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A wind power engineer may perform duties that span materials design, manufacturing, or maintenance of wind power generation assemblies. He or she may test, repair, or install wind power equipment. Another common task for a wind power engineer is gathering, researching and analyzing geographical and meteorological data on a site for a wind farm. Professionals in this field may also work as electrical engineers who connect the wind power generated to the electrical grid.
Components that make up the assembly of a wind generator are usually designed by engineers who work in the wind power industry. The manufacturing of these components is another task that an engineer may perform or oversee. Blades, turbines and posts used in a wind power project must meet engineering standards, both for performance and reasons of public safety.
A wind power engineer may also run tests and evaluate the performance of prototype wind power assemblies. Some mechanical engineers may construct assemblies to manufacture the often large composite structures that comprise the blades. Composite materials engineers are a subgroup of this profession that is responsible for designing and making the blade assemblies.
The physical forces that are manipulated in wind power generation place great physical stress on turbines and assemblies, necessitating repair. Mechanical or electrical engineers who work in the wind power industry also supervise the repair of wind turbines, assuring the work completed by construction personnel meets safety and performance standards. A wind power engineer may also oversee the installation of equipment that collects weather data. He or she may evaluate that data to determine the best orientation and placement for the wind-powered turbines. This often occurs in the site preparation phase, before the infrastructure in a wind farm project is installed.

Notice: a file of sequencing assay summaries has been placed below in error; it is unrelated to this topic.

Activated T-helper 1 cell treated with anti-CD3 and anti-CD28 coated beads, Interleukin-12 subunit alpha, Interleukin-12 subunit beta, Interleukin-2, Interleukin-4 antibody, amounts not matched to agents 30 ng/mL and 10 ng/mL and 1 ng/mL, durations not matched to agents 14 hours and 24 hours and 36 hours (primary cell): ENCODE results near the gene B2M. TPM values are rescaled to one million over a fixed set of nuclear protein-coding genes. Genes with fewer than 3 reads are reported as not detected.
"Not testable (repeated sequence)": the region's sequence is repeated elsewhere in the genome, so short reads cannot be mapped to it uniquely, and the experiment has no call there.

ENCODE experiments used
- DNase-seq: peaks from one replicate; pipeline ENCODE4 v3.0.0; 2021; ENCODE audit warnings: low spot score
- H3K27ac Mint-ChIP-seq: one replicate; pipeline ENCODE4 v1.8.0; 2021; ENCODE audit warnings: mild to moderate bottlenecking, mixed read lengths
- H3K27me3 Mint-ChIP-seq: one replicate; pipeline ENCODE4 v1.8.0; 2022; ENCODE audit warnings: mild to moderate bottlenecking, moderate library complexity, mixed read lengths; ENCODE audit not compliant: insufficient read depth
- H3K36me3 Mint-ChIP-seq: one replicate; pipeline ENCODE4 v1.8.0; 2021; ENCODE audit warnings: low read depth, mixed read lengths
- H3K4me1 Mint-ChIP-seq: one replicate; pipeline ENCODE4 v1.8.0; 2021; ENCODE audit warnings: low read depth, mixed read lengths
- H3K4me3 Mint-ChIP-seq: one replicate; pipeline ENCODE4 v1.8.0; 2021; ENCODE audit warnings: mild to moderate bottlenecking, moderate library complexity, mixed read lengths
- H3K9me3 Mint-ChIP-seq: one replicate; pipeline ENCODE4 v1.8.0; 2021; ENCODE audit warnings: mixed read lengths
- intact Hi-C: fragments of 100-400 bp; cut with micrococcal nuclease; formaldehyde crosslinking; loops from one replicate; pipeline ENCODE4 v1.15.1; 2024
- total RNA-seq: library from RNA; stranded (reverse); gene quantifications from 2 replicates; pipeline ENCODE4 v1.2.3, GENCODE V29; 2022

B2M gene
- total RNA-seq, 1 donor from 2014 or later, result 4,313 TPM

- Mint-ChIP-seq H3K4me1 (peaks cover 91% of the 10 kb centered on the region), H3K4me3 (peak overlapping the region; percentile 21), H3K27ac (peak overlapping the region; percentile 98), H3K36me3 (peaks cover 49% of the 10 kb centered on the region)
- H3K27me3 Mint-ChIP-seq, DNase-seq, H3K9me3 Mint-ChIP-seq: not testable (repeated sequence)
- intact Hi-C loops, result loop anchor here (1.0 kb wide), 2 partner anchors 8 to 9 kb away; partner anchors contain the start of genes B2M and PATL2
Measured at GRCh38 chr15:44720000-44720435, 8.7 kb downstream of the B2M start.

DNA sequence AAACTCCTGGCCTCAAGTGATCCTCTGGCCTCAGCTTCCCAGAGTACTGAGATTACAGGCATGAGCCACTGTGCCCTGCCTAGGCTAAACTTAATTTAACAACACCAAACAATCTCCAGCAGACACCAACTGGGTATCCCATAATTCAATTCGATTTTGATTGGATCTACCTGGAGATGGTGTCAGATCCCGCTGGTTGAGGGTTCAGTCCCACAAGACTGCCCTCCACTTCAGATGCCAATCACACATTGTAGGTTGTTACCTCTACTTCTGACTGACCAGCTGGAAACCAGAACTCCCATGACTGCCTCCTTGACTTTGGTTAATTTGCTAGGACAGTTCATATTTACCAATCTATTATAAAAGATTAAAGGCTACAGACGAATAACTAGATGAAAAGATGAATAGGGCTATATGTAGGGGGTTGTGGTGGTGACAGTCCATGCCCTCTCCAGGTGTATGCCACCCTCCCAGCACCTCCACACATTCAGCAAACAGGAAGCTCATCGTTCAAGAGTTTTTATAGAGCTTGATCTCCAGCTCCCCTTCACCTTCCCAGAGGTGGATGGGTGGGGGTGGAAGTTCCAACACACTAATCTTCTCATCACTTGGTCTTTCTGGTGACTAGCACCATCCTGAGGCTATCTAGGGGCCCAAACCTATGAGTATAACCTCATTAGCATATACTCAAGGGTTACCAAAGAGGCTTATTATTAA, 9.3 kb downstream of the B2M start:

Wind power engineers may work with electrical engineers to configure an adequate connection to the power grid. This is done to ensure electrical current generated may be distributed safely from the generator to power grid, without endangering people. A wind power engineer will also perform calculations to determine the amount of power generated from a wind source. Since wind power is intermittent, as it is dependent upon natural wind movement, a wind power engineer may analyze past wind performance. He or she will do this in an effort to help electrical utility managers predict peak and low levels of wind power generation.
In this industry, "wind power engineer" is a catchall term. It often refers to someone who has a degree in aerodynamic engineering, which means that he or she understands and manipulates aerodynamic forces. Mechanical and electrical engineers also work in the wind power generation industry, constructing the supporting structures for the aerodynamic operation of the wind turbines.
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